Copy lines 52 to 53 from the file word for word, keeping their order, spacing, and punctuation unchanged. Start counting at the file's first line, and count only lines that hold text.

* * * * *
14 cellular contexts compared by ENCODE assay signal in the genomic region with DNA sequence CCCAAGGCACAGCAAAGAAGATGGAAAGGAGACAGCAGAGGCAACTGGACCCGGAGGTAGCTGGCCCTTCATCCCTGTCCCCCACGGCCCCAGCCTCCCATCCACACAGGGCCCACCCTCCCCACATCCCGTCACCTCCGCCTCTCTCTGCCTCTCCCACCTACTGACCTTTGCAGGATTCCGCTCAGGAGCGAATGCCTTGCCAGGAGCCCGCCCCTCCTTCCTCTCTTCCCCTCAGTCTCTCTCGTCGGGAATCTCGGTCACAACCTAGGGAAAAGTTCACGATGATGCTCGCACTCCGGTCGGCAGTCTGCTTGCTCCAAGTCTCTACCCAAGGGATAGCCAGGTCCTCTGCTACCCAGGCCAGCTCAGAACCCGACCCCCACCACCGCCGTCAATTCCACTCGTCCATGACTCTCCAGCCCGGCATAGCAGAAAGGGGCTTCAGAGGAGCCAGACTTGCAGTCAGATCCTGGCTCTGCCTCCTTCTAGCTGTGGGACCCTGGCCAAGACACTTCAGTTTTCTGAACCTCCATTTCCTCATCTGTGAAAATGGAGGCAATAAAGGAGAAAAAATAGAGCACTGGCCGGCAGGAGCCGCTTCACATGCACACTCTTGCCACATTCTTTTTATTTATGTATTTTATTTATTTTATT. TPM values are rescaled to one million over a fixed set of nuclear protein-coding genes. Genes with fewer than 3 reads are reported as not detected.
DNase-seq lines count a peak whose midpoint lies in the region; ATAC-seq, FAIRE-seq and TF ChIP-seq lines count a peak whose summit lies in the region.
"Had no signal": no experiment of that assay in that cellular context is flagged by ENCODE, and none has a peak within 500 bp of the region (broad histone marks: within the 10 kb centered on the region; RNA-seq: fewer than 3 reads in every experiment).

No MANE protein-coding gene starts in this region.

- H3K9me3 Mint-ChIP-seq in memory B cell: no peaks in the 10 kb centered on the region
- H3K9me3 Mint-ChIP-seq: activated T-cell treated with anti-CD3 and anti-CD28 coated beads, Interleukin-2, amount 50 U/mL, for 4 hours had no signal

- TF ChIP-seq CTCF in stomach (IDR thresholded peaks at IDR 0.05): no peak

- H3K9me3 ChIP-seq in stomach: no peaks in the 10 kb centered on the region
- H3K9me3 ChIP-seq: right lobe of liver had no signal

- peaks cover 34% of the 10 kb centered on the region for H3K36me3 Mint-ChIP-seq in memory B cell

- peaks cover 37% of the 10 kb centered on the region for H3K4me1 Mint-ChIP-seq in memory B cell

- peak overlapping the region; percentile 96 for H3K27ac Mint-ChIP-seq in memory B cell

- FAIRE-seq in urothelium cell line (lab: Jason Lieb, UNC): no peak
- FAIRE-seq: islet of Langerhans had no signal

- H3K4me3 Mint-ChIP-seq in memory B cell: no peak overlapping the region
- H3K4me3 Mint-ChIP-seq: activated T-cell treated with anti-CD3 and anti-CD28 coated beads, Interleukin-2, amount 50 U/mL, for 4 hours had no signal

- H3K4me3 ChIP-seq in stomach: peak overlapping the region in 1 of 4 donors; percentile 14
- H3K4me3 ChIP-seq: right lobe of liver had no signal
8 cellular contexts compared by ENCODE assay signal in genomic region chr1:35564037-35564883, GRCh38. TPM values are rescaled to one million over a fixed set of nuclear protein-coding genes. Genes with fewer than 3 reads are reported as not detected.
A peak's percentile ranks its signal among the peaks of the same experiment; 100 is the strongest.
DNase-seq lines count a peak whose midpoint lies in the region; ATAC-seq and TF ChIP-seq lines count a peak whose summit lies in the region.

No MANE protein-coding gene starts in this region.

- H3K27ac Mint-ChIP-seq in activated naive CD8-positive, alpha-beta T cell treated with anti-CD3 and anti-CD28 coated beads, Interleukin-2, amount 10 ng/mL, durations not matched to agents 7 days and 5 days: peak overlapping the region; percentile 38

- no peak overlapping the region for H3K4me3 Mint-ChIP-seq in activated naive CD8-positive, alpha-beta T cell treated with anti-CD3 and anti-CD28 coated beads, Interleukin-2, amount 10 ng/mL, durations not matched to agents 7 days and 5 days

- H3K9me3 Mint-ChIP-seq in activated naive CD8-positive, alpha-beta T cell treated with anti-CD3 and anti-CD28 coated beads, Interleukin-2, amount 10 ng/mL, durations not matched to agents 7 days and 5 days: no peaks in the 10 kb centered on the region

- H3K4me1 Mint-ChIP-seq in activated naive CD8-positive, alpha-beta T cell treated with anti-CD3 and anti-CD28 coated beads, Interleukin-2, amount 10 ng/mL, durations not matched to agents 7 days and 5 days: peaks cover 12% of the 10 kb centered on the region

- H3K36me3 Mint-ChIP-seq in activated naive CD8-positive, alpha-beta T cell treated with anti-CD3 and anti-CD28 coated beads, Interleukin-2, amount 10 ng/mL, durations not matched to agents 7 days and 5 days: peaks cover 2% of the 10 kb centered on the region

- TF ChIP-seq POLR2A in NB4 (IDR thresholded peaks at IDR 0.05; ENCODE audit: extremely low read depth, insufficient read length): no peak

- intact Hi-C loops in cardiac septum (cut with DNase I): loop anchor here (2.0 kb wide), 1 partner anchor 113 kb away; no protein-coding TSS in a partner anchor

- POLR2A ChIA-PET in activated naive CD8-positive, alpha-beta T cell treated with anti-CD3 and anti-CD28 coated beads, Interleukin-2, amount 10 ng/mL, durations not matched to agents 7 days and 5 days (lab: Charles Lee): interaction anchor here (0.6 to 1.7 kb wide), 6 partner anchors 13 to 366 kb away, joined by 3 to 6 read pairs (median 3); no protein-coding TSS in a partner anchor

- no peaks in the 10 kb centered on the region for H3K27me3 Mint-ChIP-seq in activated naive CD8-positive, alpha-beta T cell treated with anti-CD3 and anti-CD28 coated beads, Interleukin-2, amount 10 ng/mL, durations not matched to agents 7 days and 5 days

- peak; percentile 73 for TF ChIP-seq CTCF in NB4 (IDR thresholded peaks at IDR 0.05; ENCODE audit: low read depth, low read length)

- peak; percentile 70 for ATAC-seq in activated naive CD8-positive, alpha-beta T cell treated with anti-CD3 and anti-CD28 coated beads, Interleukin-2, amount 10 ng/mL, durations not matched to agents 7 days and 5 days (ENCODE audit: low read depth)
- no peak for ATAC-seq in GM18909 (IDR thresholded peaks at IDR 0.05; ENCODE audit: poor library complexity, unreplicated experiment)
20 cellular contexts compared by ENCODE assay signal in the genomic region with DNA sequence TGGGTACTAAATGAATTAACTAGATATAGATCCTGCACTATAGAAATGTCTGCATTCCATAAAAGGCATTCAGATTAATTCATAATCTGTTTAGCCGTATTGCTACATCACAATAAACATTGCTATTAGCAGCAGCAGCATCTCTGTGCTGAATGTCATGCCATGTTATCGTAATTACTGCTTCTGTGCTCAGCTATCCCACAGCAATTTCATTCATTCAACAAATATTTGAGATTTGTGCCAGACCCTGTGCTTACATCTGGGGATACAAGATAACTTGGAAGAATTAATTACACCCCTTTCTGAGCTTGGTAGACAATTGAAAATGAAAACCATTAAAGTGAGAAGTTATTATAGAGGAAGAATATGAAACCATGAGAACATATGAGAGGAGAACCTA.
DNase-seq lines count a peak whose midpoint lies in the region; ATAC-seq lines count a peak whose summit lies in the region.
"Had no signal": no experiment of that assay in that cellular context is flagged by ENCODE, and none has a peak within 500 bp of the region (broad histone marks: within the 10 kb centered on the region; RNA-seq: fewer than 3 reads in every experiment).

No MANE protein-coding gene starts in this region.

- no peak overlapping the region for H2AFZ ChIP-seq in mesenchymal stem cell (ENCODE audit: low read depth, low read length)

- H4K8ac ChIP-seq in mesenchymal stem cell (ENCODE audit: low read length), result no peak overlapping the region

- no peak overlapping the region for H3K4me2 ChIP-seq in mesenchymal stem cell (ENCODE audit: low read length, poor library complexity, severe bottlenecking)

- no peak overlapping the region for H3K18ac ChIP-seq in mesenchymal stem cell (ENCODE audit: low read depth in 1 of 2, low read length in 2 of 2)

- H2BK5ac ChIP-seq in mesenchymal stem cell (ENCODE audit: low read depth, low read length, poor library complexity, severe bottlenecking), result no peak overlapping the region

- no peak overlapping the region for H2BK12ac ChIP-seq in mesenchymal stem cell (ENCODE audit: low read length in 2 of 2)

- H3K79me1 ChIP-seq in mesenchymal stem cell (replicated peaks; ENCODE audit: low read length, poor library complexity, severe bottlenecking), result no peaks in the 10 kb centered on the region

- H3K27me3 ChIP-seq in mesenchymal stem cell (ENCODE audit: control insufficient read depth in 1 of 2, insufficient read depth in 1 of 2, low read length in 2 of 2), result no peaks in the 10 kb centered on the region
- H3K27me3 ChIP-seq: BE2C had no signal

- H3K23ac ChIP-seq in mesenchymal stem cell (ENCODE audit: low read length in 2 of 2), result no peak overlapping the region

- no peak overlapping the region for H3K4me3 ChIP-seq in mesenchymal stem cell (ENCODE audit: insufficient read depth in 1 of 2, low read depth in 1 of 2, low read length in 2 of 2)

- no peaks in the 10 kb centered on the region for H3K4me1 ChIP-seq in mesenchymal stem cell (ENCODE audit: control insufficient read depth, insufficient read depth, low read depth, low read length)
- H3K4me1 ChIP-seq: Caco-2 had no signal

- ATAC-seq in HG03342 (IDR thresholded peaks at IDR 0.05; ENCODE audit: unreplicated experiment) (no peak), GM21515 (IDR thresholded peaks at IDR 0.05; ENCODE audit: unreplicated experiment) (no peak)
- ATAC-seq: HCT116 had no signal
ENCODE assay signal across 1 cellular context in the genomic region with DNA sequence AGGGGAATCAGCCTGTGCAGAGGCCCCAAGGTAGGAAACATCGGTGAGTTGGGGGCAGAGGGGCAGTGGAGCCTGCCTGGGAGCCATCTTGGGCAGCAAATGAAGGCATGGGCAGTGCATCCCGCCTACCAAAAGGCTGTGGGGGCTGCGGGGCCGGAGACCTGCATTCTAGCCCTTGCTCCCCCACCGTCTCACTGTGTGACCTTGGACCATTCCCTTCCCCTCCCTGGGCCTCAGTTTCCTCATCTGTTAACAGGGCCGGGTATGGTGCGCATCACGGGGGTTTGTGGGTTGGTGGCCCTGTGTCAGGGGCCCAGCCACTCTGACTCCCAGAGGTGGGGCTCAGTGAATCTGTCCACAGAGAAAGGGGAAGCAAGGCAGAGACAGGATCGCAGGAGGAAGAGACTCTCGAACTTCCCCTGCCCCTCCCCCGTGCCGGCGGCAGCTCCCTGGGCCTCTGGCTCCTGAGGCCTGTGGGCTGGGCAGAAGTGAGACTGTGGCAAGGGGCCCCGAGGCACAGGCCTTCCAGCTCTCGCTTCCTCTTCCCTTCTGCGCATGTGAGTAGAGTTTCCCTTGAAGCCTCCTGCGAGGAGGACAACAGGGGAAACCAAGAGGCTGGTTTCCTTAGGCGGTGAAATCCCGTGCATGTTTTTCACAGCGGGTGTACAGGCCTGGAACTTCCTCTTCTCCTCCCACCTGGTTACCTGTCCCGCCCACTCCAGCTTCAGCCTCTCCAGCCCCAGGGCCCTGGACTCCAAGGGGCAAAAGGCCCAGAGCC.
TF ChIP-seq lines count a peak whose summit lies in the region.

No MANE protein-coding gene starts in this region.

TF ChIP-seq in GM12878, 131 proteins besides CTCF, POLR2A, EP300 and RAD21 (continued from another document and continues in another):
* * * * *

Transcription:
- ATAC-seq in HG03342 (IDR thresholded peaks at IDR 0.05; ENCODE audit: unreplicated experiment) (no peak), GM21515 (IDR thresholded peaks at IDR 0.05; ENCODE audit: unreplicated experiment) (no peak)
- ATAC-seq: HCT116 had no signal